return sb.toString();
    }
}

2 IO stream objects

In the first section, we have a general understanding of IO and completed several cases, but we still lack a more detailed understanding of IO, then we will break down Java IO in detail and sort out a complete knowledge system.

Java provides more than 40 classes, we only need to understand the more important ones in detail to meet the daily application.

2.1 File class

FileA class is a class used to manipulate files, but it cannot manipulate the data in the file.

public class File extends Object implements Serializable, Comparable<File>

FileThe class implements Serializable, Comparable<File>, indicating that it supports serialization and sorting.

Constructor of the File class

method name illustrate
File(File parent, String child) Creates a new File instance from the parent abstract pathname and child pathname strings.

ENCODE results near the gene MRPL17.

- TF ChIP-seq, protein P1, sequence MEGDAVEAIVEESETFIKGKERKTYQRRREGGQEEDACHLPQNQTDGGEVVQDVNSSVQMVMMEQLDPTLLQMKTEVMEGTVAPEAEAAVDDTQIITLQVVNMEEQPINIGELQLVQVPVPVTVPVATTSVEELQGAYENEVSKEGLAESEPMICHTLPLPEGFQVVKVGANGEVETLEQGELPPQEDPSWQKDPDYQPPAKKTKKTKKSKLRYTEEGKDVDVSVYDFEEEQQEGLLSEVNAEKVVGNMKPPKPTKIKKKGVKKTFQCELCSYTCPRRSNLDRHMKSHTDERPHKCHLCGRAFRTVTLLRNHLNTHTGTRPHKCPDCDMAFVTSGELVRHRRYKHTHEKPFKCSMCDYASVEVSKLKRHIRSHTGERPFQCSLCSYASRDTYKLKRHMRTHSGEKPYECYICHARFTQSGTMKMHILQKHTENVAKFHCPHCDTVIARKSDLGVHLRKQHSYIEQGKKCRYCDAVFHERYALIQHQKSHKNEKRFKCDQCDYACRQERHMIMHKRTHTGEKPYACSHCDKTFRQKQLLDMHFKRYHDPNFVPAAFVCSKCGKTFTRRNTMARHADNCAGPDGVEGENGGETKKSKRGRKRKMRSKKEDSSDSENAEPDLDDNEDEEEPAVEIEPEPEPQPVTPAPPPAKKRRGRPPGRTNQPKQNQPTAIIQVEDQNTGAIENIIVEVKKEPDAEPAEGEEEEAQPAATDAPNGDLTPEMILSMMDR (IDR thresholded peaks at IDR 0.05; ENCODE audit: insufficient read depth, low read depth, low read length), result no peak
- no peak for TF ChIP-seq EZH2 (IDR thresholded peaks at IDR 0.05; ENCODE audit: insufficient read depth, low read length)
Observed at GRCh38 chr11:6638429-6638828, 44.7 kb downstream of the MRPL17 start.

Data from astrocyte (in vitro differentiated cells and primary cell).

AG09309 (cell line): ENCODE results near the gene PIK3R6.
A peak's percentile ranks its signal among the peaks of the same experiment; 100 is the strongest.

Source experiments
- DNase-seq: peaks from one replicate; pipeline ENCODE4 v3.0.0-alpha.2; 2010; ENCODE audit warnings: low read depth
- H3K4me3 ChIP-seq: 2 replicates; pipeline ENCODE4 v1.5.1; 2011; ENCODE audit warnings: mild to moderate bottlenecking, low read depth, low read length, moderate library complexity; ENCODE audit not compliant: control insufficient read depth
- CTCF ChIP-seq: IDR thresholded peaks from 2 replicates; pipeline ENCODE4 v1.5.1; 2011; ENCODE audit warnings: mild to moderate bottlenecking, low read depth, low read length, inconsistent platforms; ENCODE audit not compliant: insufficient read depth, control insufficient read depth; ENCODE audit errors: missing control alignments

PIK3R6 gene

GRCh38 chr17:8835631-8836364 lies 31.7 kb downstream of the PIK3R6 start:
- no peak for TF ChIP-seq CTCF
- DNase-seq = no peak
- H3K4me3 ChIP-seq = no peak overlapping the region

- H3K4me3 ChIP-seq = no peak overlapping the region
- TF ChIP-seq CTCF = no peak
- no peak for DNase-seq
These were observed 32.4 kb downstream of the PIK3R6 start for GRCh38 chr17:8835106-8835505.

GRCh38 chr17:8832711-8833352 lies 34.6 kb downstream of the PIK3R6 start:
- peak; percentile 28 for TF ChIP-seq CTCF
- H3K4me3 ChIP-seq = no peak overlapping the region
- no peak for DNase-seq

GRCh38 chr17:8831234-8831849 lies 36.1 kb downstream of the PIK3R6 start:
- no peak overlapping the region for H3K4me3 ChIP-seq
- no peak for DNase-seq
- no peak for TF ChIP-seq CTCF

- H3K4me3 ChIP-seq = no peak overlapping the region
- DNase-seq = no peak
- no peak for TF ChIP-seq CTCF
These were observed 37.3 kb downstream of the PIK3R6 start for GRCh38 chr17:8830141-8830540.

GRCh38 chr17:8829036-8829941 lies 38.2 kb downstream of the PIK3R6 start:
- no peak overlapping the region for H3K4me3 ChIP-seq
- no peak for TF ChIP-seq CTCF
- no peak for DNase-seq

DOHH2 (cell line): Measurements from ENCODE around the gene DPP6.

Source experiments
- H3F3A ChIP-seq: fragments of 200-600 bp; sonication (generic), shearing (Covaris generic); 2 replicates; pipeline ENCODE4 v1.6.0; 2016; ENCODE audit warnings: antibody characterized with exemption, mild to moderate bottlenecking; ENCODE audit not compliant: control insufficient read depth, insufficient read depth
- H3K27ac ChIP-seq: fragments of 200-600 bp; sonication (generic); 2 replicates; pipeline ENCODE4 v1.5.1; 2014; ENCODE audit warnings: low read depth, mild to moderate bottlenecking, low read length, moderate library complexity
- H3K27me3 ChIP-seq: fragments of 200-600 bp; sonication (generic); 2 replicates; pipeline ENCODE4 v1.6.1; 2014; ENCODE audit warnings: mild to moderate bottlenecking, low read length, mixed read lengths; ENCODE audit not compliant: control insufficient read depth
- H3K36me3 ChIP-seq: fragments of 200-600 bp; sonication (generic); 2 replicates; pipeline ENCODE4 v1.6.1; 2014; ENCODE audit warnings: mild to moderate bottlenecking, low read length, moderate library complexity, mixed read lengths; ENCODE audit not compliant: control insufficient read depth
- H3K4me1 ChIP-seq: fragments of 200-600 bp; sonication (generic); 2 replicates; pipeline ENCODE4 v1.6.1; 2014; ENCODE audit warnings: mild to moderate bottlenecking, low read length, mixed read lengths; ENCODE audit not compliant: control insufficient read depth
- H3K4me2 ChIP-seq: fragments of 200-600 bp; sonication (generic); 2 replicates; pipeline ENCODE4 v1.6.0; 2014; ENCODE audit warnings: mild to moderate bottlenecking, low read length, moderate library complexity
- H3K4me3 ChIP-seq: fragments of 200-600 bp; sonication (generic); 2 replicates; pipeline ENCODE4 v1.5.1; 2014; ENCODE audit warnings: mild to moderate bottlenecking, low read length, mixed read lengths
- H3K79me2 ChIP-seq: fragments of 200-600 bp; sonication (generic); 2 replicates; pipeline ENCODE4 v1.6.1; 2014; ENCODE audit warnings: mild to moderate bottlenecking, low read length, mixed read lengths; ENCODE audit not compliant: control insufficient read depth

File(String pathname) Creates a new File instance by converting the given pathname string to an abstract pathname.
File(String parent, String child) Creates a new File instance from the parent pathname string and the child pathname string.
File(URI uri) Creates a new File instance by converting the given file: URI to an abstract pathname.

Common methods of the File class

method illustrate
createNewFile() Inseparably creates a new empty file if and only if no file with the name specified by this abstract pathname exists.
delete() Deletes the file or directory represented by this abstract pathname.
exists() Tests whether the file or directory represented by this abstract pathname exists.
getAbsoluteFile() Returns the absolute pathname form of this abstract pathname.
getAbsolutePath() Returns the absolute pathname string for this abstract pathname.